Tuesday, October 02, 2007

Seniors get serious about college prep

By Jessica Sanders
The Gazette-Enterprise

Published September 25, 2007
SEGUIN — Ashley Coker’s aspirations require an admissions officer’s rubber stamp.

Coker, a senior at Seguin High School, said she has her heart set on attending Texas A&M University in the fall. However, like so many other high school seniors, she will have to put her fate in the hands of her choice school.

“I just got back from a visit weekend and I’m really gung-ho that A&M is the college I want to go to,” Coker said. “I have so much hope that I’m going to get in.”

Monday marked the first day of the senior student/parent counseling sessions at Seguin High School, where counselors will meet with between 375 and 400 seniors to discuss graduation and post-high school plans.

Lead Counselor Gerald Rodriguez said at least 60 percent of the school’s graduates pursue higher education, whether at a university, junior college or trade school.

“Basically we like to make a list of things for the kids to be aware of so they can finish and be ready to start life after high school,” he said. “If they are still working on the college search, we can give them tips of what to look for when they’re researching colleges and majors.”

Senior Julio Galera said he’s had his major picked out for years, but choosing a school is another matter.

Galera said he hopes to study architecture at the University of Cincinnati, Rensselaer Polytechnic Institute in New York, the University of Texas at Austin or Texas Tech University.

“I’ve been fascinated with architecture since I was little,” Galera said. “I’m an artist, too, and I was really disappointed when I couldn’t take art because it was at the same time as my architecture class.”

The road to college has already been rough for Galera. In addition to taking a full schedule of classes, he works at Wal-Mart and at Chili’s to help support his family. He has also added calculus to his busy schedule to make sure his math skills are up to standard for the competitive architecture programs he’s applying to.

“I’ve been really busy but I’m really determined,” he said, adding that his mother prefers that he stays close to home. “I’m really looking to go out of state, but I’ve got to help my mom out, since my dad’s no longer around. That’s why I’m also applying at UT-Austin and Texas Tech.”

Senior Halsi Brodbeck said her list of potential colleges fluctuates by the day. She said she wants to be sure and choose the best fit: a smaller campus with a great drafting and interior design program.

“I kinda like Angelo State University because my cousin is there and I need a small school,” she said. “I’m probably taking the SAT and the ACT because some schools prefer one or the other. I’m also sorting through different school applications and trying to visit a lot of campuses.”

Brodbeck said she is considering Angelo State, Blinn College, Texas A&M, University of Texas of the Permian Basin, Texas State University, Texas Tech University and Baylor University. While sorting through potential schools, she’s also preparing for her tests and juggling advanced placement and dual credit classes.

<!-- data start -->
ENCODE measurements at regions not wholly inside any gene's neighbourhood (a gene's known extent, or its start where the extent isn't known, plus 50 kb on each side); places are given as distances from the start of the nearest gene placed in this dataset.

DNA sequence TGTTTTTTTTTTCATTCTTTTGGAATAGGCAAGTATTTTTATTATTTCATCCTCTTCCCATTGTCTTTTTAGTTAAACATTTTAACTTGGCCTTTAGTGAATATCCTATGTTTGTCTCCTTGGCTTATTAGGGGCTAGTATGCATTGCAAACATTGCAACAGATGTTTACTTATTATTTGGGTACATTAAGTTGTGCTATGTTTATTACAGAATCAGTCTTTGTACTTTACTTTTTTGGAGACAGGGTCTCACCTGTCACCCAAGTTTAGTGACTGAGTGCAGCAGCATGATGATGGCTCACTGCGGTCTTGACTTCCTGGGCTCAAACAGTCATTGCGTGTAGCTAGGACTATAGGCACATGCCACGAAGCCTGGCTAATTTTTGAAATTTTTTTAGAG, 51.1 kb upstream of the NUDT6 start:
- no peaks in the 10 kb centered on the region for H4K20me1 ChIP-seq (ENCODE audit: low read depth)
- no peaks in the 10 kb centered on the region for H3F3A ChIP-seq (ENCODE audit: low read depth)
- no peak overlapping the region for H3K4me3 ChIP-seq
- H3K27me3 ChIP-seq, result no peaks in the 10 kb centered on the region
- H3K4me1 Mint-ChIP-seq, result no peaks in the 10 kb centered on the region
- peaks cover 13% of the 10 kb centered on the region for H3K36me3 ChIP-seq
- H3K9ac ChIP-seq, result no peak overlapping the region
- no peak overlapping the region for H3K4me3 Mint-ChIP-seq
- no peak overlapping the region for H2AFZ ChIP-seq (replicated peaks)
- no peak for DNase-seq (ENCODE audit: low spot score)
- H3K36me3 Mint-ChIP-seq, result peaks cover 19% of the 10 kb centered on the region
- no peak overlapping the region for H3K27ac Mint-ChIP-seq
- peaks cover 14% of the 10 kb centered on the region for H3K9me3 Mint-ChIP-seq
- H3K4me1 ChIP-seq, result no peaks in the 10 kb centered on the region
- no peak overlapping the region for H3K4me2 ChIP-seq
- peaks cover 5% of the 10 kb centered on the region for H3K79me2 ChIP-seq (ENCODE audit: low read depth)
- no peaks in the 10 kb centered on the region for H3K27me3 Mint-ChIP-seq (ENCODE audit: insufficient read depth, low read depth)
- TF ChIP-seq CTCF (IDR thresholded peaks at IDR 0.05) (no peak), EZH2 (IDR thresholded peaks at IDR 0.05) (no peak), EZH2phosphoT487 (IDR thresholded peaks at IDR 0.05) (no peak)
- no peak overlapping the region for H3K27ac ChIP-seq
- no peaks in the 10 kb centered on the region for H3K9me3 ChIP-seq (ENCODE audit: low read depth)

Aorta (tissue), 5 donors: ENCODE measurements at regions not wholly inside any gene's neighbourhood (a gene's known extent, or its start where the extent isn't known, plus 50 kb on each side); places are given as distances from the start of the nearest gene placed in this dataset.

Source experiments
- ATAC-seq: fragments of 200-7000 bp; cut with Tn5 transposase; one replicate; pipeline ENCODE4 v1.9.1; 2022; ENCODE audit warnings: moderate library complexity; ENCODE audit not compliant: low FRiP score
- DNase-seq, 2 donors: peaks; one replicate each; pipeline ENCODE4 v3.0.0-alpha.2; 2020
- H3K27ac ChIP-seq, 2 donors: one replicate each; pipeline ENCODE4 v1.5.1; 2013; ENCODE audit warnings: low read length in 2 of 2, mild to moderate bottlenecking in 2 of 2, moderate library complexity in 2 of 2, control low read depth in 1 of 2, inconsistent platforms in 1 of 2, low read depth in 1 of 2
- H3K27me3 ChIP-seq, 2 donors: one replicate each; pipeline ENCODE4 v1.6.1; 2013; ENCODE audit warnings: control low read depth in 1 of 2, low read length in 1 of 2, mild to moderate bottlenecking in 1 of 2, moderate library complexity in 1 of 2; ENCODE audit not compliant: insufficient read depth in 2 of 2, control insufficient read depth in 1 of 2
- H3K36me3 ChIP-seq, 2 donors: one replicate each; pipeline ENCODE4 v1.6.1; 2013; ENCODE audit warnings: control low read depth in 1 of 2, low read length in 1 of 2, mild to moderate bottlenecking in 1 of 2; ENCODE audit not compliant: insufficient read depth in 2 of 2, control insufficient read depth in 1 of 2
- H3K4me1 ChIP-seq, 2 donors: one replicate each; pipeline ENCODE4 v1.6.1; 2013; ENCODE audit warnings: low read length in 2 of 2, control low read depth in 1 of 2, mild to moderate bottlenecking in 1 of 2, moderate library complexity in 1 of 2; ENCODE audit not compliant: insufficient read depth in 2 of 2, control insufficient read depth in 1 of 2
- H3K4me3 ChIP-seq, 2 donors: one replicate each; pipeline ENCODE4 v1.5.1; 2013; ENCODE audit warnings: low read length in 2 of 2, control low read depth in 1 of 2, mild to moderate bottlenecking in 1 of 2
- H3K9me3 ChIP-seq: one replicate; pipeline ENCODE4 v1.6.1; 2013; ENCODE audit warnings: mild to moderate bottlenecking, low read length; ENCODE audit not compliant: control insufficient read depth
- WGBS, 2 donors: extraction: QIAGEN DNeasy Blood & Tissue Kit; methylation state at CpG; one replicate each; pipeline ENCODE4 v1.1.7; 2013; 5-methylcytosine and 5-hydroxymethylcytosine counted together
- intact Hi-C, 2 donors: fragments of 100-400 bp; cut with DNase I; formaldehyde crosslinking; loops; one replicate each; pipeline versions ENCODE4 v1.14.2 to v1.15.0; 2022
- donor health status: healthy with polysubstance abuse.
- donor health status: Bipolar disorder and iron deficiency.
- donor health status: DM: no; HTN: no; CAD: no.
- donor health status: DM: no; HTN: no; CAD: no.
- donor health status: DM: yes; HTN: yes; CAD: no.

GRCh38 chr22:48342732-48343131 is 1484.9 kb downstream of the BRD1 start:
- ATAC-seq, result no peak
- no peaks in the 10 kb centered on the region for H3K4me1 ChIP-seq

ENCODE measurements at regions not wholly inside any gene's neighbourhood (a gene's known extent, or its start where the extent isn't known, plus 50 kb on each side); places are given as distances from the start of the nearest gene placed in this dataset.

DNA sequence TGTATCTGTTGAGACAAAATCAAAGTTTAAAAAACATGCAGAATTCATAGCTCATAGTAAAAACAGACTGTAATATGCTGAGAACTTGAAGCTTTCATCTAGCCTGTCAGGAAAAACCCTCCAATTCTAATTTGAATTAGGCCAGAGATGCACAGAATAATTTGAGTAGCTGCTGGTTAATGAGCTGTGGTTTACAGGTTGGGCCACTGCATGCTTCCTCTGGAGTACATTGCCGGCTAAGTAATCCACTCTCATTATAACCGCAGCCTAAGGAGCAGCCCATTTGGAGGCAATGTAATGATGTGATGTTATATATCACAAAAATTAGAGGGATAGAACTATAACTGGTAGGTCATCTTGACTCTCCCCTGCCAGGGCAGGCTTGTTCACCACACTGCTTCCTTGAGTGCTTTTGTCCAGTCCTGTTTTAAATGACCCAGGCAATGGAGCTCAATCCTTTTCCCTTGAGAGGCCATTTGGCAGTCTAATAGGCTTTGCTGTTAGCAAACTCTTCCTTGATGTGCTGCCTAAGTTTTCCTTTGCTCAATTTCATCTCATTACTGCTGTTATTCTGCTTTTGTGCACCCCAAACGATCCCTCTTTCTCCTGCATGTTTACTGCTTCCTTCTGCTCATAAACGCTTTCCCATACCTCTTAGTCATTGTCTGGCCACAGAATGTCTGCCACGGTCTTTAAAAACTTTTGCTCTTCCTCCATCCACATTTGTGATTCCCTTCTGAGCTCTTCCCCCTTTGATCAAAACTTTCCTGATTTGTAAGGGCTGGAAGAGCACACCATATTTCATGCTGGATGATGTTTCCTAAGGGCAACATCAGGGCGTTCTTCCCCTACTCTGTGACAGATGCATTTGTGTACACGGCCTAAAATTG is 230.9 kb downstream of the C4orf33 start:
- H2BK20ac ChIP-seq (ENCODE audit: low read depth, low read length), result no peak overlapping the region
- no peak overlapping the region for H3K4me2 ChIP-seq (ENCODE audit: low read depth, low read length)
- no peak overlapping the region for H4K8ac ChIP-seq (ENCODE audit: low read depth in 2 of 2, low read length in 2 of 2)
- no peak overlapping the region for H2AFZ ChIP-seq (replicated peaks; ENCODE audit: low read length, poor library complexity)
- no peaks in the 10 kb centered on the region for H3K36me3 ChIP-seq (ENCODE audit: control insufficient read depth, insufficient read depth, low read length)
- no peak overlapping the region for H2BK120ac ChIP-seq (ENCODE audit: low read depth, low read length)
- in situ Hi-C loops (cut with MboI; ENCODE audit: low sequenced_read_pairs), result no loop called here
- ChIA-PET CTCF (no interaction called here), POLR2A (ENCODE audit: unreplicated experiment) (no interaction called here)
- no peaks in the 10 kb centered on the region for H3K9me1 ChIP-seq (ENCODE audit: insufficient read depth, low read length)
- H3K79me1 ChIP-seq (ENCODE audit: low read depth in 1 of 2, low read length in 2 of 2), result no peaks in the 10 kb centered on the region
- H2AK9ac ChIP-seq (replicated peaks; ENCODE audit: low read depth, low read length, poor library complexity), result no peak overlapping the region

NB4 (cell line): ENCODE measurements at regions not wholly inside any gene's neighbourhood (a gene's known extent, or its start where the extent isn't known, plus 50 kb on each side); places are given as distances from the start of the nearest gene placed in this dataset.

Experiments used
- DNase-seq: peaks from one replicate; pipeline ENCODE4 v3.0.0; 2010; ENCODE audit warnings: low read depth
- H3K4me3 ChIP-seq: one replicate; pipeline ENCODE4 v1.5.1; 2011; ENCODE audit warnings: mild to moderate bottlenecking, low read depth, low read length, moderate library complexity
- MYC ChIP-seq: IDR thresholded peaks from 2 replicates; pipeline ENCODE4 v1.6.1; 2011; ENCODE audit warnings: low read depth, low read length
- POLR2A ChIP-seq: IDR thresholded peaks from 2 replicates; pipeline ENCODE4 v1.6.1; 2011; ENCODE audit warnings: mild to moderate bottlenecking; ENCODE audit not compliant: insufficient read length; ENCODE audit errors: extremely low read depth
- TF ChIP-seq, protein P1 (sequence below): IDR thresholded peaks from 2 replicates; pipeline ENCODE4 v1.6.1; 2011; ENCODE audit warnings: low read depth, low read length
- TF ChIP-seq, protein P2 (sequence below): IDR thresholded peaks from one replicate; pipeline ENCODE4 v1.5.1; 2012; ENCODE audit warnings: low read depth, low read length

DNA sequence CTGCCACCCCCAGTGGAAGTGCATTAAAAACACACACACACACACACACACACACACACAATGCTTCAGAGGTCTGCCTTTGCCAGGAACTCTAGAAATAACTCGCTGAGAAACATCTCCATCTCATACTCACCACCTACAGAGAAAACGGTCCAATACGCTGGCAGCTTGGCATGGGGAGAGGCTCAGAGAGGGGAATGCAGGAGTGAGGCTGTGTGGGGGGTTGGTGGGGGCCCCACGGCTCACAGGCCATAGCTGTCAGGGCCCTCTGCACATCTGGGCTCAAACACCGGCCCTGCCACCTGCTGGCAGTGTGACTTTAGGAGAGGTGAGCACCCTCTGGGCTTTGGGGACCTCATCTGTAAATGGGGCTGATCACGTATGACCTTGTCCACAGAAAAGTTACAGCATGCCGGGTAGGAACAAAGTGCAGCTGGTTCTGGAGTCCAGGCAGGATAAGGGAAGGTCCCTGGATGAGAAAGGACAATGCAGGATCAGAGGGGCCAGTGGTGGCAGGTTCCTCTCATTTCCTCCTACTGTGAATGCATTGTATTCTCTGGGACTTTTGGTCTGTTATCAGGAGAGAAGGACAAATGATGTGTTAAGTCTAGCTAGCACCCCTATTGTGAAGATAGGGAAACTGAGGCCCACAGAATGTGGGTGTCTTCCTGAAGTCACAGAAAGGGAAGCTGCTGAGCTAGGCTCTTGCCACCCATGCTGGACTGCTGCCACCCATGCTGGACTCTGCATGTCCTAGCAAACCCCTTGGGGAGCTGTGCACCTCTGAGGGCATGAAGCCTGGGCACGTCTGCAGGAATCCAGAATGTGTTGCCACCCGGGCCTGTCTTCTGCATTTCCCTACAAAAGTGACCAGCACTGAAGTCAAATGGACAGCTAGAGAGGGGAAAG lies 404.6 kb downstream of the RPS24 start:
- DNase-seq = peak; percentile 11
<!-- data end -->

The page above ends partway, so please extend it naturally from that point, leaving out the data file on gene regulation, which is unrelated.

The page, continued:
Halsi’s mother, Sharron Brodbeck, said the college application process is dizzying, but she’s also glad that her daughter is able to chose from so many schools.

“I think it’s great she sees a world of opportunity. When I was her age it was just Texas State and that’s it,” she said. “Reality will come into play soon enough. We can fill out 10 applications if we have to, but I think when we go to visit it will be clearer in her mind.”

Rodriguez said parents are often an integral part of the application process. Though college is a time of independence, a little extra guidance is usually helpful for students.

“We like the parents to come to the senior counseling sessions, too,” he said. “They often have questions and are mystified by the process. It can be a little scary, especially for kids who are the first generation going to college.”

Sharron said, for her family, the process is made a little easier because her older daughter Keri went through it a few years ago. She is now a student at Baylor University.

“When Keri went to Baylor she was just like, ‘I think this is it,’” Sharron recalled. “I’m thinking that’s what will happen with Halsi.”

Even for students who have a “dream school” in mind, the months leading up to graduation are still full of difficulty.

Coker said she’s been taking inventory of past activities for college applications, while preparing to take the SAT and hoping for the best. In case she isn’t accepted as an Aggie right out of high school, Coker also plans to apply to Texas State, Texas Tech and Blinn College.

However, she is determined to get her degree in biomedical science from Texas A&M.

“I could go to Blinn or Texas State for a year or two and then transfer,” she said. “But I just can’t picture myself anywhere but A&M.”

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